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‘Great Story, But Did You Check That Fact?’

You finish a big magazine feature, hit send, and heave a big sigh of relief that it’s now off your plate.

Not so fast! Before you can collect your check and share the published article with your friends, get ready to send your research to the fact-checking department and answer their questions.

Nowadays, not all publications have fact-checkers to review your work for errors, so that puts the onus on the writer to get it right the first time or risk making an embarrassing mistake.

Errors happen even at top-tier publications like the New York Times or the Wall Street Journal. But checking your work carefully and documenting each fact can help you avoid making headlines for the wrong reasons. A recent mix-up in a story about edible mushrooms caused Arizona Highways magazine to pull the October issue from newsstands when the magazine discovered one of the featured mushrooms had psychotropic effects.

“It’s caused a giant uproar, even getting international press,” said Lori Baker, a freelancer and former research editor for the magazine (she did not fact-check the mushroom issue as she had already left the publication).

Here’s how to avoid slip-ups and ensure that your article sails through the fact-checking process.

Vet your sources carefully

Just because someone responds to your HARO query or claims to have published a book on your topic doesn’t mean they’re a credible expert.

Emily Paulsen, a DC-area freelancer who specializes in health topics, suggests Googling a source’s name before scheduling an interview.

“This not only helps ensure you’ve got the name and title correct, it can save you from embarrassment,” Paulsen said.

When she was working on a 20,000-word manuscript about work-life balance, Paulsen edited out a physician quoted in the manuscript after a Google search revealed the source was under indictment for alleged illegal prescriptions and other ethics violations.

If a source has been quoted extensively on a wide range of topics, you might rethink how knowledgeable that source really is and whether they’re just trying to stroke their own ego. No one is an expert at everything.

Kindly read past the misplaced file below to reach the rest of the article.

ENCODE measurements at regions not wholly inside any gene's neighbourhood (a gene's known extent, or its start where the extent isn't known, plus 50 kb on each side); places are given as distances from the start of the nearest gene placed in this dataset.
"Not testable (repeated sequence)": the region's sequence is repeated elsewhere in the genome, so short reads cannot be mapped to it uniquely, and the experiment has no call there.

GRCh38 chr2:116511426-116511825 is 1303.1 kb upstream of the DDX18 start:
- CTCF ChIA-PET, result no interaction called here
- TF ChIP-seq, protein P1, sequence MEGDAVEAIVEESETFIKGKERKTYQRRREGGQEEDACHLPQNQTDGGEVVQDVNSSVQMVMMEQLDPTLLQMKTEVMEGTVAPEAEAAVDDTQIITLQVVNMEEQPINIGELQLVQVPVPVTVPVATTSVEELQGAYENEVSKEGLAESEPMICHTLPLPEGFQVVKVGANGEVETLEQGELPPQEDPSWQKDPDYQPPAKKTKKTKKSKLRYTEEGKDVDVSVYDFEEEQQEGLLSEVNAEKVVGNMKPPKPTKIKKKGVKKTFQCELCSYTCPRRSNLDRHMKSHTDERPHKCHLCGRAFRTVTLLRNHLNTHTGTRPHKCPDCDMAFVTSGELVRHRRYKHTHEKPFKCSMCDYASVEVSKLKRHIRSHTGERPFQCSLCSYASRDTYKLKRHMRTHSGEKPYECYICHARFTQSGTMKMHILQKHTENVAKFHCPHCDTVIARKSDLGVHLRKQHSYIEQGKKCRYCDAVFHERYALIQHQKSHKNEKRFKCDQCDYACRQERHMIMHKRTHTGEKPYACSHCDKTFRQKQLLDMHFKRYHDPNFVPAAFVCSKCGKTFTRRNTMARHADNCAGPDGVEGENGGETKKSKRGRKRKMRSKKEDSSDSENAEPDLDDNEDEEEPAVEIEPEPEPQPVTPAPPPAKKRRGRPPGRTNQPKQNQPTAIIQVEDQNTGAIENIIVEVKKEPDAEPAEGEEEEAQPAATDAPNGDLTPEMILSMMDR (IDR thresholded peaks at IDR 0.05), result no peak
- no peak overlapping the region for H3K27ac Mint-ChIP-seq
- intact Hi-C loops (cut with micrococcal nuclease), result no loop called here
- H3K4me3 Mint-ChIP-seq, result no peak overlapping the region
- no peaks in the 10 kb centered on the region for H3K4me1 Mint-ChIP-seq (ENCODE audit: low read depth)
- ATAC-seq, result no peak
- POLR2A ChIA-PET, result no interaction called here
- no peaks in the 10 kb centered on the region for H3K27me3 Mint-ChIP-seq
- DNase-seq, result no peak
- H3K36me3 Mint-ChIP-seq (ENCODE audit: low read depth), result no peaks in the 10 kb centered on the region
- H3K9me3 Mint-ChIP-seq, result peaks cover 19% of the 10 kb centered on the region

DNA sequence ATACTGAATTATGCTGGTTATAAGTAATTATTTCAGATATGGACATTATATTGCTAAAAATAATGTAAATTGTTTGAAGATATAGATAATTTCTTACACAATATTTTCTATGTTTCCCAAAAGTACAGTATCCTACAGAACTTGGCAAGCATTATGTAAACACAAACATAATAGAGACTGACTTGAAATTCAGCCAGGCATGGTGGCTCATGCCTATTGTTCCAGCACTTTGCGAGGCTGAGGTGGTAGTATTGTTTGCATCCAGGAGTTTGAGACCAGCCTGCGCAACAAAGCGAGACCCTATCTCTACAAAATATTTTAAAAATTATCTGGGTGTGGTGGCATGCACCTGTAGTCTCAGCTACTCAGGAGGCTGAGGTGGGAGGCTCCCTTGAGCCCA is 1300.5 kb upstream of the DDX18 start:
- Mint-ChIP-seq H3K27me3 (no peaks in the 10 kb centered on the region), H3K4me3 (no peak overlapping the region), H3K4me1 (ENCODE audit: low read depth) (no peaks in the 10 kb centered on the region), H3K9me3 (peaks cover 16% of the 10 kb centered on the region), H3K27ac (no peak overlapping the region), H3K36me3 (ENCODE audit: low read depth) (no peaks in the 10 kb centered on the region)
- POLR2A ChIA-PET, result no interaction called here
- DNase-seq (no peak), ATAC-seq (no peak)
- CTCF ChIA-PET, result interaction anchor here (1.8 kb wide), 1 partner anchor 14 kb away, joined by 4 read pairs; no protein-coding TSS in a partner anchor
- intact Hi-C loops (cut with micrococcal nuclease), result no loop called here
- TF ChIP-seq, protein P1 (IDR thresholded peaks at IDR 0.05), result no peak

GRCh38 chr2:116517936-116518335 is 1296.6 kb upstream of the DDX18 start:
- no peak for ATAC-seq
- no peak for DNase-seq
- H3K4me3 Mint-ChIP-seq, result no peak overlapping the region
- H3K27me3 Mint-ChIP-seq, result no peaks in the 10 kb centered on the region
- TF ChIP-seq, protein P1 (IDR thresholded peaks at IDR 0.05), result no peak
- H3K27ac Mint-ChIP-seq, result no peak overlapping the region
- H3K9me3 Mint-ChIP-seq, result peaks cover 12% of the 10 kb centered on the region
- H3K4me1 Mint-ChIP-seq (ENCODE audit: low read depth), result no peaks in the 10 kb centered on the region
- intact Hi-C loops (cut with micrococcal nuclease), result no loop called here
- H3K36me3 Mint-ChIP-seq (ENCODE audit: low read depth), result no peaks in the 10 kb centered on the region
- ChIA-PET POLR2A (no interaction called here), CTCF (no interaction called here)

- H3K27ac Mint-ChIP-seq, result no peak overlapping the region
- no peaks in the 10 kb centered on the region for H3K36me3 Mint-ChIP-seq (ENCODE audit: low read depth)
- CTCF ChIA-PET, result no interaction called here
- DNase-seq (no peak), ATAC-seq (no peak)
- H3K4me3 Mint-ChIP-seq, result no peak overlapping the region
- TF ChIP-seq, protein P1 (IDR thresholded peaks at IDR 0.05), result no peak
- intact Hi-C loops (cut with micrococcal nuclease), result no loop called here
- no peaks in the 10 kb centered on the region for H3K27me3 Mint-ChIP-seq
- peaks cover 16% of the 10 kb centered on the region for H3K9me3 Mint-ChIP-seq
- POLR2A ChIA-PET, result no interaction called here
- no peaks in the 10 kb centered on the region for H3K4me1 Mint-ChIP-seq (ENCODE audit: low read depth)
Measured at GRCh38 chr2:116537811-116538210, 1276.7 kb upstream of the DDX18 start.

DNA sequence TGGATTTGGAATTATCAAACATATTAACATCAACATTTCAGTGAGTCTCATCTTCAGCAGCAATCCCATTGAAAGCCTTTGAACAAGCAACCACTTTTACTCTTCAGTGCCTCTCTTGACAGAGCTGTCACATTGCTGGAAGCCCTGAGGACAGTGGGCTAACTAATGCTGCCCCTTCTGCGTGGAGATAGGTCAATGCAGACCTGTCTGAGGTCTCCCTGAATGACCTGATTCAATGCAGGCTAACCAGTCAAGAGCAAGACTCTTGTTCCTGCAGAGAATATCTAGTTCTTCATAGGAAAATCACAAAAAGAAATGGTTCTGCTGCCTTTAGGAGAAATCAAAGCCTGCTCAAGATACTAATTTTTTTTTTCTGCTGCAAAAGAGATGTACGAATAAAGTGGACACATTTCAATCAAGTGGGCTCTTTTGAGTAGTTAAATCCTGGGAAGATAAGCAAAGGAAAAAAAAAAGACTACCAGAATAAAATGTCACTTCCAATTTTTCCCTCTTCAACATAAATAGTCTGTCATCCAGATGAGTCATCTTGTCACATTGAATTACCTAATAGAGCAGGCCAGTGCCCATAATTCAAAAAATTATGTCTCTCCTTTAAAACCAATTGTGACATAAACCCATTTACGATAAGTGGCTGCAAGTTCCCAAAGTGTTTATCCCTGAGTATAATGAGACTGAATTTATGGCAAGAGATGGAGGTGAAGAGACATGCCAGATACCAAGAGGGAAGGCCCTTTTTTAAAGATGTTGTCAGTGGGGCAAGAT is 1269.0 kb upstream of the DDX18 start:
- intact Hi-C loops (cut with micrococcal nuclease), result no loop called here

Don’t rely on the web

One of the most common mistakes writers make, according to Baker, is assuming that information online is current and accurate.

“Businesses may leave a website up even thought they’ve closed long ago,” she said. A quick phone call could verify that the company is still open.

Events listings often live online indefinitely (sometimes without a year attached to them), so make sure an event is happening this year before including it in an article. Also check the date and the day of the week to avoid snarky comments from readers.

Use primary sources

Secondary sources, such as Wikipedia or blogs, are not reliable fact-checking sources. Cheryl Alkon, a freelance writer outside of Boston who has fact-checked for More magazine for more than a decade, said this one of her pet peeves. Go to the source to verify information.

“If you’re doing a science story, you should ideally you go to the original source,” she explained. “If The New England Journal of Medicine published the study, you can find the abstract and find out who the corresponding author is.”

Other journalists or bloggers may have misinterpreted a study or taken the results out of context, so get a copy of the original paper if you can. Some publications even require that writers file a copy of the paper with their research materials.

Avoid plagiarism

This seems like a no-brainer, but Baker says she’s uncovered instances of plagiarism while fact-checking a story online.

“The fact checker is very likely to turn that up,” she said. “Be ultra-cautious and make sure that whatever you write is original.”

Interestingly, a study of scientific researchers by plagiarism detection service iThenticate found that verbatim plagiarism was actually the least common type of plagiarism. Paraphrasing another work’s without attribution was the most common.

Follow the publication’s instructions

Different publications have different fact-checking processes. Some editors want writers to file an annotated draft (where each fact is sourced using footnotes or comments) and interview transcripts, while others simply want a list of source contact information and links to any online resources used. Some won’t quote the author of a self-published book or cite research funded by drug companies.

Research requirements may be spelled out in your contract or you may want to ask your editor before diving into the reporting. Either way, help the fact-checker do her job instead of getting defensive if she asks for additional information.

“I want as much as fact-checking information as possible,” Alkon said. “It makes the fact checker’s job so much easier, and the story can’t move forward until the fact-checker signs off on it.”

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